And while heroin users can become so lethargic that they nod off at the dinner table or in the middle of a conversation, meth amps people up.

Police across Kentucky are being cautioned about the dangers of coming across someone high on meth, state police Commissioner Rick Sanders said.

"Meth is the drug of violence," he said.

Last year, his agency's Critical Incident Response Team investigated 25 incidents in which police officers in the state shot suspects. Sanders said 21 of the suspects had used drugs — and at least a dozen tested positive for meth

Fights, domestic assaults and incidents of resisting or running from police are also increasing, Sanders said.

In February, a during a traffic stop that involved suspected meth traffickers. The officer survived, and two of the four suspects were killed by police.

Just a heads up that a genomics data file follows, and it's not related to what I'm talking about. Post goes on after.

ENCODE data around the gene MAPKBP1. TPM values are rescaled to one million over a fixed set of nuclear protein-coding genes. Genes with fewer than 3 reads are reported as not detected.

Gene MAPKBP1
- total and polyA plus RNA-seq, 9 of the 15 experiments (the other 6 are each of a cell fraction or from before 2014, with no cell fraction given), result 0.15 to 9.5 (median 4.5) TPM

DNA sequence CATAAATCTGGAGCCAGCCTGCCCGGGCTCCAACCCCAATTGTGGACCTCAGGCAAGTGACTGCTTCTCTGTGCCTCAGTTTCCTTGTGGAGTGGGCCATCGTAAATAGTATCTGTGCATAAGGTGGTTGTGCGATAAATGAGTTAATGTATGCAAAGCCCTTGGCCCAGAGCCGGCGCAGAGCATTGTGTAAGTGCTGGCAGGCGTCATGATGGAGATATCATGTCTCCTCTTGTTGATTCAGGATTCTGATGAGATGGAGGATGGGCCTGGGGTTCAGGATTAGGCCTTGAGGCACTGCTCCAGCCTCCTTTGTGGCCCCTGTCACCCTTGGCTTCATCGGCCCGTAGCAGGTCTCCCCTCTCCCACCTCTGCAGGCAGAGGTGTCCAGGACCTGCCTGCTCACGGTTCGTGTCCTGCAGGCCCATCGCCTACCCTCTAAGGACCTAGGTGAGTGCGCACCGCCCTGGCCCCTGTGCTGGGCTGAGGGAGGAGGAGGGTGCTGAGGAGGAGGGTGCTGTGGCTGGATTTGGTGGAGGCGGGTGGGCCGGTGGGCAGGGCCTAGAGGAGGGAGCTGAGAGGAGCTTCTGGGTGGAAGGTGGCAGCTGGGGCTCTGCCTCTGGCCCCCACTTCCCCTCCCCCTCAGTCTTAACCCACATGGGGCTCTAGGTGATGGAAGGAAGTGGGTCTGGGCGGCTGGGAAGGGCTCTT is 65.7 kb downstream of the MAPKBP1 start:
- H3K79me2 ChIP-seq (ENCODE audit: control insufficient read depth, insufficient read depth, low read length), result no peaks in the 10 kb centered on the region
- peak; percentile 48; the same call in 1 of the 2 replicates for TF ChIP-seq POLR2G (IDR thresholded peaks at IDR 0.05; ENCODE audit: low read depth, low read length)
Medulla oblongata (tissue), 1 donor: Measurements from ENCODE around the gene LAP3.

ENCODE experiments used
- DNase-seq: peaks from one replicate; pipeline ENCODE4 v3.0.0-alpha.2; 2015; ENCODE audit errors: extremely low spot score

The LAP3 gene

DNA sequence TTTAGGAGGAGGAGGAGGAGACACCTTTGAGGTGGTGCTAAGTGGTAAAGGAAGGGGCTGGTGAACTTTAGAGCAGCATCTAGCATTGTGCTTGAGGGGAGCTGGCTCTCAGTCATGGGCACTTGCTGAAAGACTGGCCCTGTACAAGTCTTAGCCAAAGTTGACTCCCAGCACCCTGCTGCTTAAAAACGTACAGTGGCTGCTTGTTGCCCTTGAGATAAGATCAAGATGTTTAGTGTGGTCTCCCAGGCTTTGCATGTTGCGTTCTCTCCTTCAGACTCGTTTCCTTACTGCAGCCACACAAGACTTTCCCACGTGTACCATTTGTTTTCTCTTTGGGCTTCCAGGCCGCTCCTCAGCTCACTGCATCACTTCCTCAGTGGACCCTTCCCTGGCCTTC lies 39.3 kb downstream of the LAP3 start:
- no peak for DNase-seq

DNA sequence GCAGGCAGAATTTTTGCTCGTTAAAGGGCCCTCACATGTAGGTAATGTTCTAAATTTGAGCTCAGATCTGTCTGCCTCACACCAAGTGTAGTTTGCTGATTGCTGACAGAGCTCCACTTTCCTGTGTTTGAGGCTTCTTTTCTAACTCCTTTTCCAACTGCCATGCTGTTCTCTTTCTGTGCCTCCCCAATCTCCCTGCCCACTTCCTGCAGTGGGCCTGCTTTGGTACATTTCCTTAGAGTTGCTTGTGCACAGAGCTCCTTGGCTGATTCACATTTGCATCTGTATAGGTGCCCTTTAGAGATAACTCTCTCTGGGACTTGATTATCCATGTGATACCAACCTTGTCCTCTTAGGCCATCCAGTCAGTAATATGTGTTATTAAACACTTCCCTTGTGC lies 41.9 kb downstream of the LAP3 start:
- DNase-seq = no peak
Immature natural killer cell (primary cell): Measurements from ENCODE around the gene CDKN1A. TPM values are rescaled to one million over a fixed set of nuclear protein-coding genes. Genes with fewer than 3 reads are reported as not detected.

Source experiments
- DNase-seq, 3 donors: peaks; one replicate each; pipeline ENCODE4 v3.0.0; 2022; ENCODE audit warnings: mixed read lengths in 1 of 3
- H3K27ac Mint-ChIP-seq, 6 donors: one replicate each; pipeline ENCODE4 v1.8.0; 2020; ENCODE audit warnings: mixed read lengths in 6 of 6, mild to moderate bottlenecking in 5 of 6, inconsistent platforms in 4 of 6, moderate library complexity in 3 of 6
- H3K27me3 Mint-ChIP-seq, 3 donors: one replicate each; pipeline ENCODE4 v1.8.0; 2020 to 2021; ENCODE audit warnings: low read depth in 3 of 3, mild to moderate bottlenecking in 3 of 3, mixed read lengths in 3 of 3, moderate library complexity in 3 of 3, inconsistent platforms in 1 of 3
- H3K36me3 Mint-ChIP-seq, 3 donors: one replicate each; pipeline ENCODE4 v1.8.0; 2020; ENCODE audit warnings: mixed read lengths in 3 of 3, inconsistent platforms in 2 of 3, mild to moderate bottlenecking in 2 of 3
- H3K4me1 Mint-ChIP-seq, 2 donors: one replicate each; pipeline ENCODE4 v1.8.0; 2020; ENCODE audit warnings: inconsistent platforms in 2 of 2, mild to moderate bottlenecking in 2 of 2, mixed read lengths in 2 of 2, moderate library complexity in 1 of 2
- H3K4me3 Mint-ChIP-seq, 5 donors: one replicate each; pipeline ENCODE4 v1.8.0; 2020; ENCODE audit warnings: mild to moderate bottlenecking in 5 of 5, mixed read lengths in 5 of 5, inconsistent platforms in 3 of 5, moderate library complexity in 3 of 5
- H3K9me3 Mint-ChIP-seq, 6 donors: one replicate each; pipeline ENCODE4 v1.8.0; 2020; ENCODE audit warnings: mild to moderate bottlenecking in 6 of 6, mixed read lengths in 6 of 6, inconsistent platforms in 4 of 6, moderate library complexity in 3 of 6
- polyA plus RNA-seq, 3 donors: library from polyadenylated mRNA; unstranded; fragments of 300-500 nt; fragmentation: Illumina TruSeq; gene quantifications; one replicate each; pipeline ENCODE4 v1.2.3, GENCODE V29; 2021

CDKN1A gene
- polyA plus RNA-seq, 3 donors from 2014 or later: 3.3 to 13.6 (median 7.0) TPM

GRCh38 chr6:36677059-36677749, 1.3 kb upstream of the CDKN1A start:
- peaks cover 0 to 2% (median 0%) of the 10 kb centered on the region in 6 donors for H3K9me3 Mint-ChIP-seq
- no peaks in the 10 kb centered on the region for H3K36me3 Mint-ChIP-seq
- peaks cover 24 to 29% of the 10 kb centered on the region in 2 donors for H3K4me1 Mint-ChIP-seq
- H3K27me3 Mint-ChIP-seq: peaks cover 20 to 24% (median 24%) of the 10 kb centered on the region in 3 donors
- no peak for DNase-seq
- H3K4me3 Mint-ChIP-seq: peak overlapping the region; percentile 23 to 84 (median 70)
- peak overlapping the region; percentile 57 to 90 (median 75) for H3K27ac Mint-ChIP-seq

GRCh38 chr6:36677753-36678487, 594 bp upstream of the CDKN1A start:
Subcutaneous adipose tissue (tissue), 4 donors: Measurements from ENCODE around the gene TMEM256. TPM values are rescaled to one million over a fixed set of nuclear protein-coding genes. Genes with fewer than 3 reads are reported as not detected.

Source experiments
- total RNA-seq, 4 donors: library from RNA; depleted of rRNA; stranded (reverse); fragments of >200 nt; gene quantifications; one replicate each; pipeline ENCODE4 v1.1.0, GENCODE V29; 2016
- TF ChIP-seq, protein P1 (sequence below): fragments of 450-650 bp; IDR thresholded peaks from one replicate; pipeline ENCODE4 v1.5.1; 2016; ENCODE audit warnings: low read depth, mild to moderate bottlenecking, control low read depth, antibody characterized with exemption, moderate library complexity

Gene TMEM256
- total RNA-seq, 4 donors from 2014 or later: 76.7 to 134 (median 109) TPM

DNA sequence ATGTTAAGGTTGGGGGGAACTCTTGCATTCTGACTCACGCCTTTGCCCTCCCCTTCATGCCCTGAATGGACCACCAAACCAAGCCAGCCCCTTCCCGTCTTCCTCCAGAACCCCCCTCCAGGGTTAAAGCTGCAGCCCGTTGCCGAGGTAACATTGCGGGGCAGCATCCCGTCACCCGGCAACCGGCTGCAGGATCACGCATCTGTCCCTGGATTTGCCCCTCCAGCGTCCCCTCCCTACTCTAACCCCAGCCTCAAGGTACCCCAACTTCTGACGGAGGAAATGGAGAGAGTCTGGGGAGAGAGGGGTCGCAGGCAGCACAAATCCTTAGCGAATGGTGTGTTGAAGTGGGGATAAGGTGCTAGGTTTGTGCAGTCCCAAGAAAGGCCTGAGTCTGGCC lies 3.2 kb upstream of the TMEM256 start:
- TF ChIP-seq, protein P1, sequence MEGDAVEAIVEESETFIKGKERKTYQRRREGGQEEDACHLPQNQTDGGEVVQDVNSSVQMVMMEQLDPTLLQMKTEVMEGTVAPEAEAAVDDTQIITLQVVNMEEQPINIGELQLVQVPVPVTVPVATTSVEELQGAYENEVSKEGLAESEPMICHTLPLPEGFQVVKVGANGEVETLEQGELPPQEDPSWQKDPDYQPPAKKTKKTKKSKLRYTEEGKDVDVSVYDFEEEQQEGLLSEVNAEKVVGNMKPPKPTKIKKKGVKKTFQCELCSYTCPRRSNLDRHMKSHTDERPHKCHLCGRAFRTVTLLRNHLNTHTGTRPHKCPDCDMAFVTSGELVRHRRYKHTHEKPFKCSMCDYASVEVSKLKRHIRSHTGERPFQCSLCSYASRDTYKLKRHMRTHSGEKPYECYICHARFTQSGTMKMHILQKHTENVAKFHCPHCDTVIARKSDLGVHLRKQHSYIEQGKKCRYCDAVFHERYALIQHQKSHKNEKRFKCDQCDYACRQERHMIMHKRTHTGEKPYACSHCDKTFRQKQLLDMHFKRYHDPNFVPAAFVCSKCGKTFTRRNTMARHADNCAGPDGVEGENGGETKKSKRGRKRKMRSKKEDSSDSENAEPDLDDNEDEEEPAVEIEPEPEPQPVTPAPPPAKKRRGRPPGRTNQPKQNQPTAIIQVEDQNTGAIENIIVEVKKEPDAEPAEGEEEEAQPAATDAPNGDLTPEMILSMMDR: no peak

In another Louisville case, police charged a 61-year-old with stabbing another man with a hunting knife in the back during a fight over a gram of meth.  

"You can almost think of it a little like cocaine on steroids," Olsen said. "It’s a stimulant, like cocaine, but much longer acting. It can really rev all of the body’s systems up."

Bell, the DEA spokesman, said he's seen users sweaty and hyper after they snort, smoke, swallow or inject meth.

"Think of someone drinking a hundred cups of coffee," the Bell said. "They stay up for days. Then they crash for four or five days. You can't wake them up."

Shutting down Mexican superlabs

When someone overdoses on an opioid like heroin, CPR and squirts of Narcan — nasal naloxone — can quickly restore breathing.